The half-mile uphill of the Queensboro Bridge at mile 15 took a toll, as expected. I was passed by a short female runner from Denmark in blond pigtail and pink socks, running next to a tall man with bleached blond hair and a black t-shirt that said “Eat Soy.” They are partners, I decided; he’s taking her under 3 and I’m going with them! A quick check at my watch showed I had slowed to a pace over 8 minutes a mile. My mood collapsed. I wasn’t the only one suffering: There was a lot of panting and grunting around me — and a group sigh of relief when we crested the bridge’s midpoint.
The roar of the Manhattan crowd that greets runners at the bottom of the bridge is akin to entering a gigantic beehive on hormones. For a short moment, I forgot my watch — and my stomach — to plunge into the ocean of screams and voices shouting “Cécile!” I always write my name on my shirt to get a boost from the crowd. Four years ago, my husband (then-boyfriend) and father were waiting for my mother and me after the bridge, in my old neighborhood. No one was here this year — my husband was a few blocks away at work, following my progress online, while my parents were in France preparing for the Nice Marathon. But the memory kept me going for a couple of miles. I knew the euphoria would soon fade away and the final struggle begin.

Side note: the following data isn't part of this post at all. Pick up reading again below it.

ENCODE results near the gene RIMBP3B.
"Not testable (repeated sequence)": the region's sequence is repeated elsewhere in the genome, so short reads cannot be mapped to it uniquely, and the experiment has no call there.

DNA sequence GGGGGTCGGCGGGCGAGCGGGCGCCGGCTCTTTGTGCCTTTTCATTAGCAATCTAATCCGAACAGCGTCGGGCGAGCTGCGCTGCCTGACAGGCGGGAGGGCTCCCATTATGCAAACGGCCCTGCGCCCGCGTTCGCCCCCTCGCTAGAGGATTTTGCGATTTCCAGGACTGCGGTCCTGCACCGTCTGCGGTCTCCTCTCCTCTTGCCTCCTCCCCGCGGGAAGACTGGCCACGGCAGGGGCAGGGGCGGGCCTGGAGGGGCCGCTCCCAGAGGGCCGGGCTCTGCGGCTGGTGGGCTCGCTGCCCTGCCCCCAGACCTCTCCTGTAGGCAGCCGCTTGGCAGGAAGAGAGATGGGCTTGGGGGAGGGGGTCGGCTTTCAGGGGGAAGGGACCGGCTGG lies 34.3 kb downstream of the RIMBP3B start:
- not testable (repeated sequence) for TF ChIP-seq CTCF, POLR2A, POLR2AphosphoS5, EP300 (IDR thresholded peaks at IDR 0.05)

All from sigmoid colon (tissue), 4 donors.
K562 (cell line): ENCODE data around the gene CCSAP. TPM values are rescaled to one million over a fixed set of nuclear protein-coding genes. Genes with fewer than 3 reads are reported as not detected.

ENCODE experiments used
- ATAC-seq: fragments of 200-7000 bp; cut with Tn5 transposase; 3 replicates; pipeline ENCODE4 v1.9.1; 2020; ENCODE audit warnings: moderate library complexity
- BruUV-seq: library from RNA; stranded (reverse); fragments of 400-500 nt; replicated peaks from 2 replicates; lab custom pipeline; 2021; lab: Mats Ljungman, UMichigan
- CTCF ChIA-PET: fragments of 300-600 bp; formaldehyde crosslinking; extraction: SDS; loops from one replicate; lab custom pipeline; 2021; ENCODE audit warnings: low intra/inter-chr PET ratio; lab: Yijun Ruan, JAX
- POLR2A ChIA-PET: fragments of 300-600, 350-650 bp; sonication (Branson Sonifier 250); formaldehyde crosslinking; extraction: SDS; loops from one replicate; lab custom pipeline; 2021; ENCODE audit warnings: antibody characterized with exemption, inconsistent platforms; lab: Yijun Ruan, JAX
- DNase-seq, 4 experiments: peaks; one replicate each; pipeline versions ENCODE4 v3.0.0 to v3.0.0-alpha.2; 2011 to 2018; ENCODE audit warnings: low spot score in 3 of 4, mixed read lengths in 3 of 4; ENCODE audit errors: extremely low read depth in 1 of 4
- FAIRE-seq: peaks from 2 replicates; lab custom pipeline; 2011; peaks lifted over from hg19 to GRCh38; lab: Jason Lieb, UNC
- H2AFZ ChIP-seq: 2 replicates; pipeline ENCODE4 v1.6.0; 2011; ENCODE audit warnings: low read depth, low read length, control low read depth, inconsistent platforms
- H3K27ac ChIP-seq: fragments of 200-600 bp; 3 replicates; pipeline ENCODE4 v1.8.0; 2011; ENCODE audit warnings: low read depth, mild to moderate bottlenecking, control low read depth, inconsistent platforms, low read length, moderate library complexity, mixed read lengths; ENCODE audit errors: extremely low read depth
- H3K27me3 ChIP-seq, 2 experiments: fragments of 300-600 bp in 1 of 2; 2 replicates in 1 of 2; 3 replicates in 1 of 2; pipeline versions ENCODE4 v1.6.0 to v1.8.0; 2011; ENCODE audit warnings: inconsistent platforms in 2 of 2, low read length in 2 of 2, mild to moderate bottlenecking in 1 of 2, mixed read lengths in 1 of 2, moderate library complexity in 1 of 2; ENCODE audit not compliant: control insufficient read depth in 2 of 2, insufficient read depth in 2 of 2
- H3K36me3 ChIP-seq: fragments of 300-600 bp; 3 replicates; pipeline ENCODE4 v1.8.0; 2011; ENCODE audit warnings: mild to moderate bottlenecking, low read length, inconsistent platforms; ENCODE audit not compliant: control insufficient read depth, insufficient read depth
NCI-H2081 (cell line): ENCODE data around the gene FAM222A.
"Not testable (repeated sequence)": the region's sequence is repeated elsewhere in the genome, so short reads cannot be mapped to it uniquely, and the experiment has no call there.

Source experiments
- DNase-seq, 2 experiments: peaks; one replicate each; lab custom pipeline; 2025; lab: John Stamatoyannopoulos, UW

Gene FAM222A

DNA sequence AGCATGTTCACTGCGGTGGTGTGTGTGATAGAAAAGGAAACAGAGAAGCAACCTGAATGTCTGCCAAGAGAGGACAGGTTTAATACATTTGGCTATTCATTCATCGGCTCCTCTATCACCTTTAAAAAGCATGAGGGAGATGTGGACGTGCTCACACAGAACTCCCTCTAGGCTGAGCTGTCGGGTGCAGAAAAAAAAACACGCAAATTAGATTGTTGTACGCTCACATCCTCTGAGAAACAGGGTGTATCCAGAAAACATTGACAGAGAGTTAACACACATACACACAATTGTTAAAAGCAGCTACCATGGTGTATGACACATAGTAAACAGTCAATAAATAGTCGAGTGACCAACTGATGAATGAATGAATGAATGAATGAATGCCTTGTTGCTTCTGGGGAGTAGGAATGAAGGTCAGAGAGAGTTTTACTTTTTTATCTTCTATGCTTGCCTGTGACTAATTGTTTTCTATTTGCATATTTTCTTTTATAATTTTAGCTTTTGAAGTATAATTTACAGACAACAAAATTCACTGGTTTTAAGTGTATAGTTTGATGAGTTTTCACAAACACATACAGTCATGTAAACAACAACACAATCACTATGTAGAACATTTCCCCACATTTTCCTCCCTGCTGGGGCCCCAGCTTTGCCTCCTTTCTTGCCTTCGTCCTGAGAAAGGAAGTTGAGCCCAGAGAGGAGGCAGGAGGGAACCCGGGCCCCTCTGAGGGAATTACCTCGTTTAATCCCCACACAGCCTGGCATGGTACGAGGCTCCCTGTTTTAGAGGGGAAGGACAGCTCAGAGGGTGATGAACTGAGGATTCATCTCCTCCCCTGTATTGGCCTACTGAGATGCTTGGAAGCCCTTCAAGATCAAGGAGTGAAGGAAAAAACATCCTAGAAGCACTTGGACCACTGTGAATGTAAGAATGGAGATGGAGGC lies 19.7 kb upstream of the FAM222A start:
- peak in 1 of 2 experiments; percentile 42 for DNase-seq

(Staying concentrated with one goal in mind.)
I had trained my mind for what came next. Strong with the experience of 2007, I had rehearsed the final miles in my head during training runs. It goes like this after mile 19: There’s a bridge and then the Bronx, for a brief part. The crowd is thinning. The end is nearing. After mile 20, the mind wants to give up and let the body take charge. If the body overrules the mind, you stop and walk in pain (and/or look for a bathroom.)